After all, the Enterprise was equipped with eight Westinghouse reactors (the Nimitz class has two per ship); With 280,000 hp, they gave it a speed of 33.6 knots (around 62 km / h), unheard of for such a large vehicle, with a practically unlimited range, most recently around 800,000 nautical miles or around 15 years running time with one filling. She was so fast that she could sometimes drive away from her escort ships (cruisers, destroyers) and therefore has "None Faster" as the ship's motto.

With 80 to 110 planes and a few helicopters on board (picture left), she saw the whole world and many conflicts. It was already used during the Cuban Missile Crisis in October 1962, when the US Navy put a blocking belt around the communist island. In 1963/64 she formed the first completely nuclear-powered combat group with the "Long Beach" and the destroyer "Bainbridge" and circled the world. From 1965 to 1975 she mostly took part in operations off Vietnam, and she flown countless air missions against targets there. When North Vietnamese troops stormed the capital of South Vietnam, Saigon, in April 1975, Enterprise helicopters took part in the spectacular evacuation of the US embassy.

Quiet years followed, mainly in the Pacific, in April 1986 she was the first nuclear carrier to pass the Suez Canal and took part in the bombing raids on targets in Libya, with which the USA retaliated against attacks by Libyan terrorists in Germany. April 1988, Enterprise bombers sank several Iranian warships in the Persian Gulf when a sea / air battle broke out because of the Iranian mining of the Gulf.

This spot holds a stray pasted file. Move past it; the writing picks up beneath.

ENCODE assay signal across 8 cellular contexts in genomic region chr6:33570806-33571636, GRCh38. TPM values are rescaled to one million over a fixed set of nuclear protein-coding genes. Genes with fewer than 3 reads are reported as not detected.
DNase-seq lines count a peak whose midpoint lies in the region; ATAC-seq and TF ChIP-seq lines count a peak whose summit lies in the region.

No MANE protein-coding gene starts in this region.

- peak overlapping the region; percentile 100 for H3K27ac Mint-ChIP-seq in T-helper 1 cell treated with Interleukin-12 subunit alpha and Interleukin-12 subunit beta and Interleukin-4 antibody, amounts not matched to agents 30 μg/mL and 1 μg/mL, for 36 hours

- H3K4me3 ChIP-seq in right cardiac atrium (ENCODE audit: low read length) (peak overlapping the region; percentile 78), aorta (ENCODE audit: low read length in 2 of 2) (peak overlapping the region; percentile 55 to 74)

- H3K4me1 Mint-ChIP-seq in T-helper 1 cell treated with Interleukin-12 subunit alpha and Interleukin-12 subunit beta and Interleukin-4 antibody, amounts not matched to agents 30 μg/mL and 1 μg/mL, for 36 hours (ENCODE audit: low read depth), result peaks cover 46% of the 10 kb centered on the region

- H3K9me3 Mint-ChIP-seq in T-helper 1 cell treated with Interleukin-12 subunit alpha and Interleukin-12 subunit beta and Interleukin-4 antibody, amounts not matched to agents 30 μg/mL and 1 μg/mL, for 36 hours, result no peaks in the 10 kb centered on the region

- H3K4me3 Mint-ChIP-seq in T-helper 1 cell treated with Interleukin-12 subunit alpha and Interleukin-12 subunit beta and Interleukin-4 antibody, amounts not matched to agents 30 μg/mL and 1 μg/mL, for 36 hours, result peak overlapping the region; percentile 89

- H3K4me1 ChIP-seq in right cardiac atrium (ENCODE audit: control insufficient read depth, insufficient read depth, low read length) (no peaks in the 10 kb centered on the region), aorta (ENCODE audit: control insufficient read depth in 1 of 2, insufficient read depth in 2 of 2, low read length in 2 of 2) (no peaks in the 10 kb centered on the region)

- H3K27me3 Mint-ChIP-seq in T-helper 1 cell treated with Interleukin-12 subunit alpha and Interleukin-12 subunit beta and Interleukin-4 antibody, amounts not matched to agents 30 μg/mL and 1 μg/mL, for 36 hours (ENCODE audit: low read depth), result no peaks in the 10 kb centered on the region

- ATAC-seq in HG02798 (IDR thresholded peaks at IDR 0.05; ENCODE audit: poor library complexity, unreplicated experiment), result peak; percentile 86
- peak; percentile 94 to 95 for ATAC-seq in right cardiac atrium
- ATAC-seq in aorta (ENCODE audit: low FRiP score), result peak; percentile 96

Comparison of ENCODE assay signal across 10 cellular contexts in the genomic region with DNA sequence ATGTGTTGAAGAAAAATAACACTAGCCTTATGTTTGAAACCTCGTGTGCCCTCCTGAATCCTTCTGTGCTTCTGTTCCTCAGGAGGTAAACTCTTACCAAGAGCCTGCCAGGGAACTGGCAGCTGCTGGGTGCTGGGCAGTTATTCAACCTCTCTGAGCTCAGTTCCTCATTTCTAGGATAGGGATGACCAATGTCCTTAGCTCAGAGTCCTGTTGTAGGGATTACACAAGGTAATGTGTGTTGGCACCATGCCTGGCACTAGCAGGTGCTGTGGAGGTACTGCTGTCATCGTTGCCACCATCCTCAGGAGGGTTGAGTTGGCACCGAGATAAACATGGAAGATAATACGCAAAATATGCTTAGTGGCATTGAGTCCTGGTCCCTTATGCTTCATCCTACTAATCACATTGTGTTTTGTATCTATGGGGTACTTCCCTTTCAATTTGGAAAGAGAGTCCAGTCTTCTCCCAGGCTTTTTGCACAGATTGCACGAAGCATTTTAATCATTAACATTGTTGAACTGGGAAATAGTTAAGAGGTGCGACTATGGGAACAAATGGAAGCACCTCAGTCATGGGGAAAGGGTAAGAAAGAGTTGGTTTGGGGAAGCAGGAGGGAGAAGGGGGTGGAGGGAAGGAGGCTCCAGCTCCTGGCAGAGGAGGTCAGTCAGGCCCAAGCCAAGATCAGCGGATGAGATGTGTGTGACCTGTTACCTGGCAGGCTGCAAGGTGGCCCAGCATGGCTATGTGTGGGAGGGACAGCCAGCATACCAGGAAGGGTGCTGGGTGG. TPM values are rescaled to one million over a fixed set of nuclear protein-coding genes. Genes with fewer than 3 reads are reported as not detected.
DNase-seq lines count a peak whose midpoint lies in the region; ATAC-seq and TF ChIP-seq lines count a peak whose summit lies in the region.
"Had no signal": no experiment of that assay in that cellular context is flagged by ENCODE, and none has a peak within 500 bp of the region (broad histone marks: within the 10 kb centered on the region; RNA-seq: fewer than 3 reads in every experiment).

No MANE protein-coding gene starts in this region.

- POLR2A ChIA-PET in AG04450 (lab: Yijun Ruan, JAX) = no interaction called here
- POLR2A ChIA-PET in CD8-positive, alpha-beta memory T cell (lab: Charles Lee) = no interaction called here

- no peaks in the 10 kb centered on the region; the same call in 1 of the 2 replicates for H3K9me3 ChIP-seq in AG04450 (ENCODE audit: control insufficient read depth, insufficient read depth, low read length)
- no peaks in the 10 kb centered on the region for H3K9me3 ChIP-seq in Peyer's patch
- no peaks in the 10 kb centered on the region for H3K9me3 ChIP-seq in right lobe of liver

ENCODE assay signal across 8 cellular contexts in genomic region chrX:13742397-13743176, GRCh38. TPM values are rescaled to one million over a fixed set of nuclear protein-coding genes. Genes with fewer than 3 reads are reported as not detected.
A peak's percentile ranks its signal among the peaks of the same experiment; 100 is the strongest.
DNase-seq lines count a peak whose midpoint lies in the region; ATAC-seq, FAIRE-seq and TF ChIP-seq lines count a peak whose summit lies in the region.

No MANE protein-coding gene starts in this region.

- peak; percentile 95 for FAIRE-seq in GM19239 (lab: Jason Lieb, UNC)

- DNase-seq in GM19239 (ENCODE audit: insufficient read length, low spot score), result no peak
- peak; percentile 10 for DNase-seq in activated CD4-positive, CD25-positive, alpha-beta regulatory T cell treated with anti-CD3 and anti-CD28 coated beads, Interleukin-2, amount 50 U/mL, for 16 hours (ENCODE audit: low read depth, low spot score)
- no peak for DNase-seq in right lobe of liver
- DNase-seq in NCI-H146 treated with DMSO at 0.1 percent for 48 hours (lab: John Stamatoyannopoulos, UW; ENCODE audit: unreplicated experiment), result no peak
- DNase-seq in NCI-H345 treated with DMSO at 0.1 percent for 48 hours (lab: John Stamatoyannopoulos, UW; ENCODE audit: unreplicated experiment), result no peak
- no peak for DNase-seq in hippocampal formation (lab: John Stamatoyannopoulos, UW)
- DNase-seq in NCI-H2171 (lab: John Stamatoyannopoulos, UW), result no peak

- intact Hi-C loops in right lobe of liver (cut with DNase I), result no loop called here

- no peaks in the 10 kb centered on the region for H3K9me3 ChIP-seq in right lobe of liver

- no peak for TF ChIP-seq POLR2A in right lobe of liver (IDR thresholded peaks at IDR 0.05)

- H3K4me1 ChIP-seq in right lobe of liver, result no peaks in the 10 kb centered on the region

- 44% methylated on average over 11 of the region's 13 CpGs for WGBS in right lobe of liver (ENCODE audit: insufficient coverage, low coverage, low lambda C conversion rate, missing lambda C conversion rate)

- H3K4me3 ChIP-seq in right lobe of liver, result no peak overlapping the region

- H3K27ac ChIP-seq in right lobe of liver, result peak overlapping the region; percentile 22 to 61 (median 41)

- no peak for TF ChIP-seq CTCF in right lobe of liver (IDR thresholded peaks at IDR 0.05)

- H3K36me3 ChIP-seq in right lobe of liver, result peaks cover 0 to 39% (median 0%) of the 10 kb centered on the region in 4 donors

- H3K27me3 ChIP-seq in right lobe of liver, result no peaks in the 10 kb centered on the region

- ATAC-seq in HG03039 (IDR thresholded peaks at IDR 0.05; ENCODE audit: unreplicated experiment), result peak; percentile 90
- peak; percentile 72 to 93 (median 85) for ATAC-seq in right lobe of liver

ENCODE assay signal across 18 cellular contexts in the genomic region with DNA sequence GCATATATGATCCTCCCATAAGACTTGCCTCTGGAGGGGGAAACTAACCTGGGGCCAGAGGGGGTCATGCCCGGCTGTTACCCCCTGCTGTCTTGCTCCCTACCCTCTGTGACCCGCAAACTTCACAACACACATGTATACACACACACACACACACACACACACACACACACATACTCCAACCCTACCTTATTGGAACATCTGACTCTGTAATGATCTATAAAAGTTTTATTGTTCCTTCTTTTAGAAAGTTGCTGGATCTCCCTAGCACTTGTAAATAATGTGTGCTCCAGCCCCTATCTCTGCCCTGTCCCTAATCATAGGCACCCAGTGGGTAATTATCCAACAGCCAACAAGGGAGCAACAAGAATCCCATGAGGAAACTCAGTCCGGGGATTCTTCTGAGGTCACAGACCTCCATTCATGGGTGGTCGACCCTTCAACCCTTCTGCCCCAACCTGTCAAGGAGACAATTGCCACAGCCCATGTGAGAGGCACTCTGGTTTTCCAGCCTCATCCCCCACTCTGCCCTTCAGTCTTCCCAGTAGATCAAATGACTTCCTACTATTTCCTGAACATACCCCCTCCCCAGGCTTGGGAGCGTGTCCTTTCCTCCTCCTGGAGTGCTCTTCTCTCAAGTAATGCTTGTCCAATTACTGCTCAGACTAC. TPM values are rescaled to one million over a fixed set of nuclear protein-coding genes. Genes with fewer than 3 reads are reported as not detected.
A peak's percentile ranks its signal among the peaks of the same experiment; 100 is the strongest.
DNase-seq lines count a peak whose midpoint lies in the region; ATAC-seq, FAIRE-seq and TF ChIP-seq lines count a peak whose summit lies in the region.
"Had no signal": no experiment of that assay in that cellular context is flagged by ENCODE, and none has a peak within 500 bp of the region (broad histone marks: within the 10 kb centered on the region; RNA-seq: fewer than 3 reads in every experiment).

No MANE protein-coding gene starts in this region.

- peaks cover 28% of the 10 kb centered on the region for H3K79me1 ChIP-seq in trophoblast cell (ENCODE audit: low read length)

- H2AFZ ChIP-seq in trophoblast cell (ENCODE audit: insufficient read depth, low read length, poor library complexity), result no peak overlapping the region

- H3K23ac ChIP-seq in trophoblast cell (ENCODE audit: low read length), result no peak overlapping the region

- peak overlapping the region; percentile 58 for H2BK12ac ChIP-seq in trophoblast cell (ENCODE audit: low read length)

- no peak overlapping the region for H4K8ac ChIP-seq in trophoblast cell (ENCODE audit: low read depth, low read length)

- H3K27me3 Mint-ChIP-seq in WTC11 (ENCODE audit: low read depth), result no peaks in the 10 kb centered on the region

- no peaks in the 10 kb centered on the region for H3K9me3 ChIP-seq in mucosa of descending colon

In the 1990s, missions followed in the Adriatic to control the no-fly zones over Bosnia during the civil war and missions over Iraq, and after September 11, 2001, the Enterprise was one of the first ships in the Indian Ocean from which the war against the Taliban regime in Afghanistan was led, and in the years that followed, this region of the sea and the Persian Gulf were the main areas of operation for the already aging Enterprise.